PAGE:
VS.

Encorporate vs. Incorporate

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Encorporateverb

archaic form of incorporate

Incorporateverb

(transitive) To include (something) as a part.

‘The design of his house incorporates a spiral staircase.’; ‘to incorporate another's ideas into one's work’;

Incorporateverb

(transitive) To mix (something in) as an ingredient; to blend

‘Incorporate air into the mixture.’;

Incorporateverb

(transitive) To admit as a member of a company

Incorporateverb

(transitive) To form into a legal company.

‘The company was incorporated in 1980.’;

Incorporateverb

To include (another clause or guarantee of the US constitution) as a part (of the Fourteenth Amendment, such that the clause binds not only the federal government but also state governments).

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Incorporateverb

To form into a body; to combine, as different ingredients, into one consistent mass.

Incorporateverb

To unite with a material body; to give a material form to; to embody.

Incorporateadjective

(obsolete) Corporate; incorporated; made one body, or united in one body; associated; mixed together; combined; embodied.

Incorporateadjective

Not consisting of matter; not having a material body; incorporeal; spiritual.

Incorporateadjective

Not incorporated; not existing as a corporation.

‘an incorporate banking association’;

Incorporateadjective

Not consisting of matter; not having a material body; incorporeal; spiritual.

‘Moses forbore to speak of angles, and things invisible, and incorporate.’;

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Incorporateadjective

Not incorporated; not existing as a corporation; as, an incorporate banking association.

Incorporateadjective

Corporate; incorporated; made one body, or united in one body; associated; mixed together; combined; embodied.

‘As if our hands, our sides, voices, and mindsHad been incorporate.’; ‘A fifteenth part of silver incorporate with gold.’;

Incorporateverb

To form into a body; to combine, as different ingredients, into one consistent mass.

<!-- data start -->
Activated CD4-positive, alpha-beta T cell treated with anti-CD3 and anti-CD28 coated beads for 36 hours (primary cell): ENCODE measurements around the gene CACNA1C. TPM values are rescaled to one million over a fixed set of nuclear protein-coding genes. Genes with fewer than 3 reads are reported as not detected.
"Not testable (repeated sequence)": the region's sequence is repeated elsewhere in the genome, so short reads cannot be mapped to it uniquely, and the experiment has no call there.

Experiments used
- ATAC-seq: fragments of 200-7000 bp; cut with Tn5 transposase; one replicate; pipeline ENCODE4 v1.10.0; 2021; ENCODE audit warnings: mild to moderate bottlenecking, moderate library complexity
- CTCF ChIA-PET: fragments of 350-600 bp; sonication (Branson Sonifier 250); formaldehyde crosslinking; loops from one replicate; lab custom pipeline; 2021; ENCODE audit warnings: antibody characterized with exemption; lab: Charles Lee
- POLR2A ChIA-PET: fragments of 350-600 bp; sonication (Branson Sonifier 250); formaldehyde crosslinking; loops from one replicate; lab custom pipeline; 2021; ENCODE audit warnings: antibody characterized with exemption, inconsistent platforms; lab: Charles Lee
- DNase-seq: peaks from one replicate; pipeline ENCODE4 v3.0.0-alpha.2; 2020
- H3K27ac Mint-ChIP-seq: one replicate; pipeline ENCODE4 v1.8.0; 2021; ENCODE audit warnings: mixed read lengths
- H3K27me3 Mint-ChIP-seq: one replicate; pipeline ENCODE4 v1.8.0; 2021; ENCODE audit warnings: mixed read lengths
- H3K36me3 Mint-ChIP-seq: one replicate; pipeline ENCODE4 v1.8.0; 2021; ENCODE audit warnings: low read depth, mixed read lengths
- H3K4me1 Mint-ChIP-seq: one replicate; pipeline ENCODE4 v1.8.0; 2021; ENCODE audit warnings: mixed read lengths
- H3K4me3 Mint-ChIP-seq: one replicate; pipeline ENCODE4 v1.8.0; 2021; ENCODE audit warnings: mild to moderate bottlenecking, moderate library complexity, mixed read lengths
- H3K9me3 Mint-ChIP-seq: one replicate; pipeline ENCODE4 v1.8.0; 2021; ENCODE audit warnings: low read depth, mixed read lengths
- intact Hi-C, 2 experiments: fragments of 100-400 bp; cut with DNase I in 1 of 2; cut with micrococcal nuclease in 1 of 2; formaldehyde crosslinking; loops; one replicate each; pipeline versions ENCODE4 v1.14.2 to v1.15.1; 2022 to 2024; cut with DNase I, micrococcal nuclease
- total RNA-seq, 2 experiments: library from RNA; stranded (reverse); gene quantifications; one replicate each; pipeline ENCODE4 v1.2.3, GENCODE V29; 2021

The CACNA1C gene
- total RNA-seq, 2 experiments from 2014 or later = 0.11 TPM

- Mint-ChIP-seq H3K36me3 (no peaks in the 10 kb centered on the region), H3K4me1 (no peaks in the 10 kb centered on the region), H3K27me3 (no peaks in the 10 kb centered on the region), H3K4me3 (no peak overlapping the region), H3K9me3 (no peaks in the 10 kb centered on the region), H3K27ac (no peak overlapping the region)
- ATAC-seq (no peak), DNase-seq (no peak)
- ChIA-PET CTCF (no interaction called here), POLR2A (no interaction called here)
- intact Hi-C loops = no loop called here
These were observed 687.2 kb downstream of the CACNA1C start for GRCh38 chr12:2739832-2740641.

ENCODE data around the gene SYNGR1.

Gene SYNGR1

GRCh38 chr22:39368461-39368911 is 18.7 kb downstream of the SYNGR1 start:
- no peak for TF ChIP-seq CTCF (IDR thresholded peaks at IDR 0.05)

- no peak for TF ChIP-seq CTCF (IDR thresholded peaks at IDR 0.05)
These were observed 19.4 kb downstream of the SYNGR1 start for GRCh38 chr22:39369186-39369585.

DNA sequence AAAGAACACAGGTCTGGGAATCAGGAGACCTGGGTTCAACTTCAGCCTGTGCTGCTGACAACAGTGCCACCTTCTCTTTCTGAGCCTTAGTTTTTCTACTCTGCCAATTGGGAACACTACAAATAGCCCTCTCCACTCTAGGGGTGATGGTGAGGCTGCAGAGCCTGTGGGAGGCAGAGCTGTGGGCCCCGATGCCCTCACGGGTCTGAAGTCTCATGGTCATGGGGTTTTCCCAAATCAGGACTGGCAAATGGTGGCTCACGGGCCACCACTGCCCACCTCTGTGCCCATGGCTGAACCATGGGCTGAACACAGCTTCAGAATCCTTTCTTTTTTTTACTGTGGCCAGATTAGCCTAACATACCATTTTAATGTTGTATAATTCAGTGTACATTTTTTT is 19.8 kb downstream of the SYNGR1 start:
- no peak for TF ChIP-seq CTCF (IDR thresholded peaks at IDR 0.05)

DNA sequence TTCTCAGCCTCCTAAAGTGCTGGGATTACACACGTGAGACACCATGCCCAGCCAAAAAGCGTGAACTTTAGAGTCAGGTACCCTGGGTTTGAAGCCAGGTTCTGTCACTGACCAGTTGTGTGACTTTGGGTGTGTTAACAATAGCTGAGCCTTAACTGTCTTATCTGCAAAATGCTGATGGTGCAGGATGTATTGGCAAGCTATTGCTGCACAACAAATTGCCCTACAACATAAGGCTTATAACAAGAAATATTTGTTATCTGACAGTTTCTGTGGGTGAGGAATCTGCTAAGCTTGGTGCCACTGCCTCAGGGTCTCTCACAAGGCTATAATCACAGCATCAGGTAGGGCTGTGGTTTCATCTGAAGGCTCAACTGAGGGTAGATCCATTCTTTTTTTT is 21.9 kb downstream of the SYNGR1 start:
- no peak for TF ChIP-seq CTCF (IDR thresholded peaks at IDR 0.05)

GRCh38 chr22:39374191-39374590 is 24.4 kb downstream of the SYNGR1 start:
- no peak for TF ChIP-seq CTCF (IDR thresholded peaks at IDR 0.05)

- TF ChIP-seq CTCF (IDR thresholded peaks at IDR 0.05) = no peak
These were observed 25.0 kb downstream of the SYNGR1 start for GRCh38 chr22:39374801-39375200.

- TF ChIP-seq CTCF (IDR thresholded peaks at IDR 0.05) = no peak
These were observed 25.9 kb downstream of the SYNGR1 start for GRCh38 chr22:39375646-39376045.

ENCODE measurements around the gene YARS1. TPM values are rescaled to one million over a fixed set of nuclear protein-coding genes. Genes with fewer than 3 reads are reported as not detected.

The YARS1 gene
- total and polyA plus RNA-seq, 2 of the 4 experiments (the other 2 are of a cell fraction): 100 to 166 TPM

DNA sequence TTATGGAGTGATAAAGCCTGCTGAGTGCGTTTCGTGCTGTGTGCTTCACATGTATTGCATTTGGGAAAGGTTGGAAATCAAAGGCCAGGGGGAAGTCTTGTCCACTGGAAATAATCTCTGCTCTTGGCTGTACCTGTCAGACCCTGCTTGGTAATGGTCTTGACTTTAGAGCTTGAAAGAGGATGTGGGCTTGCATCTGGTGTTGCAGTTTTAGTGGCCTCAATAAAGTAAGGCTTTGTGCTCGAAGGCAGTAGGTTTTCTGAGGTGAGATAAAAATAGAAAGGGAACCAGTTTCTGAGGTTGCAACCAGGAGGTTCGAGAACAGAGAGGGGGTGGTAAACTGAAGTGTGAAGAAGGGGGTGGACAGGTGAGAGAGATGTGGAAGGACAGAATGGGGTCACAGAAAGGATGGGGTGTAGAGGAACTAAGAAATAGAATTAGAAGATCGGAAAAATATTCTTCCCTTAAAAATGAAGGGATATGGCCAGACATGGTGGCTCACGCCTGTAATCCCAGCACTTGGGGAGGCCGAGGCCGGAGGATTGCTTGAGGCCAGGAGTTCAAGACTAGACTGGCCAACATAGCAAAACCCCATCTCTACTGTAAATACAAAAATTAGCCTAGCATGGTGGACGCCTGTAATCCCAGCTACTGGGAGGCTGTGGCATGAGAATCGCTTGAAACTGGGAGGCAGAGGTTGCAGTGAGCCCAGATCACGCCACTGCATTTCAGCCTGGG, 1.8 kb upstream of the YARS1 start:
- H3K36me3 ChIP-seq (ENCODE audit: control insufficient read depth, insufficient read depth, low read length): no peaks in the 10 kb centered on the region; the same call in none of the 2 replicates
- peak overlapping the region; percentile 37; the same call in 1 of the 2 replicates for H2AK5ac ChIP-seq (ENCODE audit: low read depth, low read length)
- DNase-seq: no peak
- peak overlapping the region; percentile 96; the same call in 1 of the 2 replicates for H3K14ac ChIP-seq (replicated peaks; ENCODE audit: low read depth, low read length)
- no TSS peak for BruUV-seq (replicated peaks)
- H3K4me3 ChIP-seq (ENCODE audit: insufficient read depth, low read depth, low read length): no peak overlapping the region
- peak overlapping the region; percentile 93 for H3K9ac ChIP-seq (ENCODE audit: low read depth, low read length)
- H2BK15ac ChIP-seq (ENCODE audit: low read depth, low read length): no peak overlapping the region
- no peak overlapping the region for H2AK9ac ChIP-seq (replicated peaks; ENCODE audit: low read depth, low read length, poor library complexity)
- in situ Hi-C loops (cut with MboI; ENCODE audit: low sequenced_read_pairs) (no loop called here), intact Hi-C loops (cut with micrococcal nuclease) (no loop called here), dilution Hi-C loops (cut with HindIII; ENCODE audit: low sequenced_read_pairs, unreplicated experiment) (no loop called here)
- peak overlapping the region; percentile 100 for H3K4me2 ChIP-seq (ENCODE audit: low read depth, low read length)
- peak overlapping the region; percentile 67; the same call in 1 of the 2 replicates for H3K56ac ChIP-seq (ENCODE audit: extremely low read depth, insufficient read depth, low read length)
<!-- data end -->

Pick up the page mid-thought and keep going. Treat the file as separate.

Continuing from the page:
‘By your leaves, you shall not stay alone,Till holy church incorporate two in one.’;

Incorporateverb

To unite with a material body; to give a material form to; to embody.

‘The idolaters, who worshiped their images as gods, supposed some spirit to be incorporated therein.’;

Incorporateverb

To unite with, or introduce into, a mass already formed; as, to incorporate copper with silver; - used with with and into.

Incorporateverb

To unite intimately; to blend; to assimilate; to combine into a structure or organization, whether material or mental; as, to incorporate provinces into the realm; to incorporate another's ideas into one's work.

‘The Romans did not subdue a country to put the inhabitants to fire and sword, but to incorporate them into their own community.’;

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Incorporateverb

To form into a legal body, or body politic; to constitute into a corporation recognized by law, with special functions, rights, duties and liabilities; as, to incorporate a bank, a railroad company, a city or town, etc.

Incorporateverb

To unite in one body so as to make a part of it; to be mixed or blended; - usually followed by with.

‘Painters' colors and ashes do better incorporate will oil.’; ‘He never suffers wrong so long to grow,And to incorporate with right so farAs it might come to seem the same in show.’;

Incorporateverb

make into a whole or make part of a whole;

‘She incorporated his suggestions into her proposal’;

Incorporateverb

include or contain; have as a component;

‘A totally new idea is comprised in this paper’; ‘The record contains many old songs from the 1930's’;

Incorporateverb

form a corporation

Incorporateverb

unite or merge with something already in existence;

‘incorporate this document with those pertaining to the same case’;

Incorporateadjective

formed or united into a whole

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